Skip to Main Content
Ask About Financing

Diarrhea in Cats: Common Causes & When It's Serious

Diarrhea can be one of the messiest and most distressing symptoms for a cat parent to encounter in their feline friend. In this blog post, our vets in Tracy delve into the common causes of diarrhea in cats and how to recognize when this condition becomes serious.

If your cat has diarrhea, chances are you want to figure out why and help them recover from this distressing symptom as quickly as possible. Below are some of the most common reasons why your cat may have diarrhea and when it's time to bring them to see your vet.

Diarrhea in Cats

Mild bouts of diarrhea can be quite common in our feline friends and may be caused by mild intestinal distress caused by our kitty either eating something that doesn't agree with them such as table scraps, or just from the act of switching to a new brand or flavor of food.

With that being said, there are also a number of more serious health conditions that may be contributing to your cat suffering from diarrhea. 

What causes diarrhea in pets?

Below are some of the most common reasons for cat diarrhea:

  • Colitis
  • Parasites
  • Viral infection
  • Stress or anxiety
  • Intestinal cancer
  • Change in diet or treats
  • Eating garbage or spoiled food
  • Ingesting toxins or poisons
  • Liver or kidney disease
  • Bacterial infections
  • Pancreatitis
  • Inflammatory bowel disease
  • Medications such as antibiotics
  • Ingestion of foreign objects such as toys and fabric

However, how do you know whether or not your cat's diarrhea will require a visit to your veterinarian? When is it serious enough to warrant medical attention?

How to Stop Chronic & Acute Diarrhea in Cats

Human medications can be very dangerous for cats and should never be given to them unless explicitly told to do so by your vet.

When it comes to your kitty's health it is always best to err on the side of caution. By taking your feline friend to the vet for an examination you allow your veterinarian to determine the underlying cause of your cat's diarrhea and recommend the most effective treatment. 

That said, your vet's primary focus will be on addressing the underlying cause of your kitty's diarrhea. Once your cat has received a diagnosis treatment can begin to address the problem rather than the symptom.

Of course, your priority is likely to be stopping the mess. To address your cat's diarrhea, your vet may prescribe a kaolin-pectin anti-diarrheal medication or another suitable drug, as well as recommend one or more of the strategies below.

Other things to consider when considering how to treat diarrhea in cats:

  • Changing Your Cat's Diet - Changing your cat's food may help to rectify the issue. If you have recently changed your cat's food go back to serving the food you gave them previously. If you haven't changed your cat's food recently try switching to a gentle GI food for a couple of days or switching your kitty over to a hypoallergenic or low-antigen diet.
  • Supplement Your Cat's Diet With Probiotics - Probiotics may be recommended as a dietary supplement for your cat, to address the balance of microbiome and reduce GI upset.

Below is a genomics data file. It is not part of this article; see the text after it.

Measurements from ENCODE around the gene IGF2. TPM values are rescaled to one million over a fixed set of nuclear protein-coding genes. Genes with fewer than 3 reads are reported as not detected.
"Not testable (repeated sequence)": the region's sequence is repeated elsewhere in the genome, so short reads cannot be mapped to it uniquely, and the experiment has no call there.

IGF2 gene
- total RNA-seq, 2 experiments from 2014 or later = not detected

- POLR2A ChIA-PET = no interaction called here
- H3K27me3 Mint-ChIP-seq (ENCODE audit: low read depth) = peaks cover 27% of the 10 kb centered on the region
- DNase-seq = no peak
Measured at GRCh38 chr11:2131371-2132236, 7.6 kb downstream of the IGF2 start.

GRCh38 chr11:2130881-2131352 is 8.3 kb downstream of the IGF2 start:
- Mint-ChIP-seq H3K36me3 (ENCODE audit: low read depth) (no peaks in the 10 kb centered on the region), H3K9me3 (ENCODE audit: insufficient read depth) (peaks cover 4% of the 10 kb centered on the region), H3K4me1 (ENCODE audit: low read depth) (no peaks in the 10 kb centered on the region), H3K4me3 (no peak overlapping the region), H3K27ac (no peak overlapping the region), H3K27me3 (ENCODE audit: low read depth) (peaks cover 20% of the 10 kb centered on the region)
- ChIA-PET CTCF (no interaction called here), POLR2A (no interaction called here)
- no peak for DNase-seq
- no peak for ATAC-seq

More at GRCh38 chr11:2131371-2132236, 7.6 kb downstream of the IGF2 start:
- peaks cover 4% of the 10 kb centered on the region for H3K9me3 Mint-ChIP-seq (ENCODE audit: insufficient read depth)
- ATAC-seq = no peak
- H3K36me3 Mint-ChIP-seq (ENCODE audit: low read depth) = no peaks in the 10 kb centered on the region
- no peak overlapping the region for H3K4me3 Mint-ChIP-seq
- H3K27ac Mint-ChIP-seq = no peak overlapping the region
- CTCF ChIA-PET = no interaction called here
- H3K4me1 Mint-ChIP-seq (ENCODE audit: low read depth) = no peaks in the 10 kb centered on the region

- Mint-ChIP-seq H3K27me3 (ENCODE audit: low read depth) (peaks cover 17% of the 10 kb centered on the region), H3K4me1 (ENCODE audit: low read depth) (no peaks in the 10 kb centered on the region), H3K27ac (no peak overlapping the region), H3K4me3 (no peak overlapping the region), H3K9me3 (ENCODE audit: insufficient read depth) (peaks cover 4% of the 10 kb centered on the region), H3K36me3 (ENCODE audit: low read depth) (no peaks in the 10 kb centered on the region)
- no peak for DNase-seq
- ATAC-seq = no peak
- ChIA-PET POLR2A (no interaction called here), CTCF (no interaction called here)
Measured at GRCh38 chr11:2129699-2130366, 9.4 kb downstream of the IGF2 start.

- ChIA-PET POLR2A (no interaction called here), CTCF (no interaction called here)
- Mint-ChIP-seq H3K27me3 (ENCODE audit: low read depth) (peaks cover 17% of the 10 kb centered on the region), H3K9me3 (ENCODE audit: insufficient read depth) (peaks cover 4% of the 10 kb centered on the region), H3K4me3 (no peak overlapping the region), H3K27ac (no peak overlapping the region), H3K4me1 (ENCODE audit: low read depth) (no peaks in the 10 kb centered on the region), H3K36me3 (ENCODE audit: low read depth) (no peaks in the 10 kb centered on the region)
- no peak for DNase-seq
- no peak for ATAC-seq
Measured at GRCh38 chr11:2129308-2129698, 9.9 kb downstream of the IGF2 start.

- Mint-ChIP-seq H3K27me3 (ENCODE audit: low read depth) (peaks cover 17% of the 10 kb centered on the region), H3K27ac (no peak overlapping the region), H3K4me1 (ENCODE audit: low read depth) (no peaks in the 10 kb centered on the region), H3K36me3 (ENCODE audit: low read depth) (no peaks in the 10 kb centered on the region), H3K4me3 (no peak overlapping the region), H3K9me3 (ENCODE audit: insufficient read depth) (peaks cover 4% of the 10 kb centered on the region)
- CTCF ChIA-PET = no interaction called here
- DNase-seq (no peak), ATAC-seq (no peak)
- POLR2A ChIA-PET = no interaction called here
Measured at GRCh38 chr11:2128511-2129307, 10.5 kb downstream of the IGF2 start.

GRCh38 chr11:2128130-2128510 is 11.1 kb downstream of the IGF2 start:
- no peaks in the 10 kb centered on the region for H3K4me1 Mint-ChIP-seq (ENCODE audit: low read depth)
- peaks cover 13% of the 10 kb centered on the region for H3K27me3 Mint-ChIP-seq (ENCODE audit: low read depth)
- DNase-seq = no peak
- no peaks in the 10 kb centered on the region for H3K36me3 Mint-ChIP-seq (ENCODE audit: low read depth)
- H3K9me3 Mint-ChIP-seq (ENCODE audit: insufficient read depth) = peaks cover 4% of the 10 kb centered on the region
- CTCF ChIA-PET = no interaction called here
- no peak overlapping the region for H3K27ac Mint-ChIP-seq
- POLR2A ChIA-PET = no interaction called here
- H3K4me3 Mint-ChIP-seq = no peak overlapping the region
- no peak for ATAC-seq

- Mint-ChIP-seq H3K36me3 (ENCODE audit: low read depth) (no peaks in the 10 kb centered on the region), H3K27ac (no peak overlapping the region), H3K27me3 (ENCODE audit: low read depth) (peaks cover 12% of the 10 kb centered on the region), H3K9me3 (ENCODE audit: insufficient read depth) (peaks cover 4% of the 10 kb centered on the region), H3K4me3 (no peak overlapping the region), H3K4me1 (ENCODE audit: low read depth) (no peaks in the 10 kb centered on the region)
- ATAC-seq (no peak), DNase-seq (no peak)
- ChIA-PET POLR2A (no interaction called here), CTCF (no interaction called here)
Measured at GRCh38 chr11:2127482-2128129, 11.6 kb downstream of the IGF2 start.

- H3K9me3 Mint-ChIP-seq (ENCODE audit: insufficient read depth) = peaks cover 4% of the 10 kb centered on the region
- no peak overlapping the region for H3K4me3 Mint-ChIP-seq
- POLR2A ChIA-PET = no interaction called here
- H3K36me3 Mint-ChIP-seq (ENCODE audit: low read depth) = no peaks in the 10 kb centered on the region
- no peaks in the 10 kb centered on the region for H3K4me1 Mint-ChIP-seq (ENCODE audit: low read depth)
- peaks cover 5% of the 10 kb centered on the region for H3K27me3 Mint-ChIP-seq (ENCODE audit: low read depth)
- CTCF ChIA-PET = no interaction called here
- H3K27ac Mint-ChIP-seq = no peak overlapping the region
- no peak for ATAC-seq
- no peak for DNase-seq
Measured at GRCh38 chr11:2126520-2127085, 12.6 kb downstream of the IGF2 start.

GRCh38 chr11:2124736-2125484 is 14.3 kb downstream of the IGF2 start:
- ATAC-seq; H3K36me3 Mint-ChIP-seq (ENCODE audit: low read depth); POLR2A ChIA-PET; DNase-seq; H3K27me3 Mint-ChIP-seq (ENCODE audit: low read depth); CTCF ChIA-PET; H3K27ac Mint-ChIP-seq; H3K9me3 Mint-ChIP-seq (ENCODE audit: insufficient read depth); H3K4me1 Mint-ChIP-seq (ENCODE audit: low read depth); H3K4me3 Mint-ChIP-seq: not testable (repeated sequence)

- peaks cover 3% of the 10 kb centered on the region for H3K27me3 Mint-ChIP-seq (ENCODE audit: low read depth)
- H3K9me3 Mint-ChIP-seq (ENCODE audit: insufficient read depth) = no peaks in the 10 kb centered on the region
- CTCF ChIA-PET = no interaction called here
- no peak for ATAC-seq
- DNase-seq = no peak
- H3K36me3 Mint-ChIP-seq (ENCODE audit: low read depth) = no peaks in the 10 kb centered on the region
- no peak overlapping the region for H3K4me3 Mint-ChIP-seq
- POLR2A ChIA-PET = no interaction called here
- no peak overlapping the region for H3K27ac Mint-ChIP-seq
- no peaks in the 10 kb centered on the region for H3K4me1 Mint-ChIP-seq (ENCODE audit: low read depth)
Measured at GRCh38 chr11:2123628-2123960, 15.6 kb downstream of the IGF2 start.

• Increase the Amount of Fiber in Your Cat's Diet - Increase the fiber intake of your feline friends by trying them on a low-fat, high-carbohydrate diet that includes foods such as potatoes or rice mixed with chicken, turkey, cottage cheese, or yogurt. 

When should you contact your vet about diarrhea in cats?

If your pet experiences a single episode of diarrhea but is otherwise behaving normally, it's likely not a cause for concern. Monitor your pet's bowel movements to observe any improvements. However, if your cat has more than 2 episodes in quick succession, it may indicate an issue, so it's advisable to contact your veterinarian.

If your pet appears to strain while passing stool but only produces small amounts of watery diarrhea, they might be experiencing a painful blockage from ingesting a foreign object such as a toy. This poses a serious concern and requires urgent veterinary attention. Contact your vet immediately or proceed to the nearest emergency animal hospital for care.

Recurring diarrhea over a short period is likely alarming and could signal a more serious underlying health issue. This is especially true for very old, young, or immunocompromised pets. Some of these infections can be severe, contagious, or life-threatening. Promptly contact your vet if your pet experiences repeated bouts of diarrhea.

A vet should promptly examine pets showing additional symptoms alongside diarrhea. If your pet exhibits any of the following symptoms, contact your vet immediately to schedule an appointment:

  • Vomiting
  • Weakness
  • Blood in stool
  • Unusual drooling
  • Lack of Appetite
  • Signs of dehydration (Sunken dry-looking eyes, dry nose, or dry, sticky gums)

If your cat is showing symptoms that are causing you concern, contact your veterinarian as soon as possible. Your vet will let you know whether or not your cat's symptoms indicate that examination and treatment are necessary.

Note: The advice provided in this post is intended for informational purposes and does not constitute medical advice regarding pets. For an accurate diagnosis of your pet's condition, please make an appointment with your vet.

Is your cat experiencing diarrhea? Reach out to our veterinarians in Tracy today to schedule an examination for your beloved pet. We're here to assist you and your cat during this uncomfortable situation.

Caring for Pets in Tracy

Paws & Claws Veterinary Hospital is accepting new patients! Get in touch today to book your pet's first appointment.

Contact Us

(209) 832-4444 Contact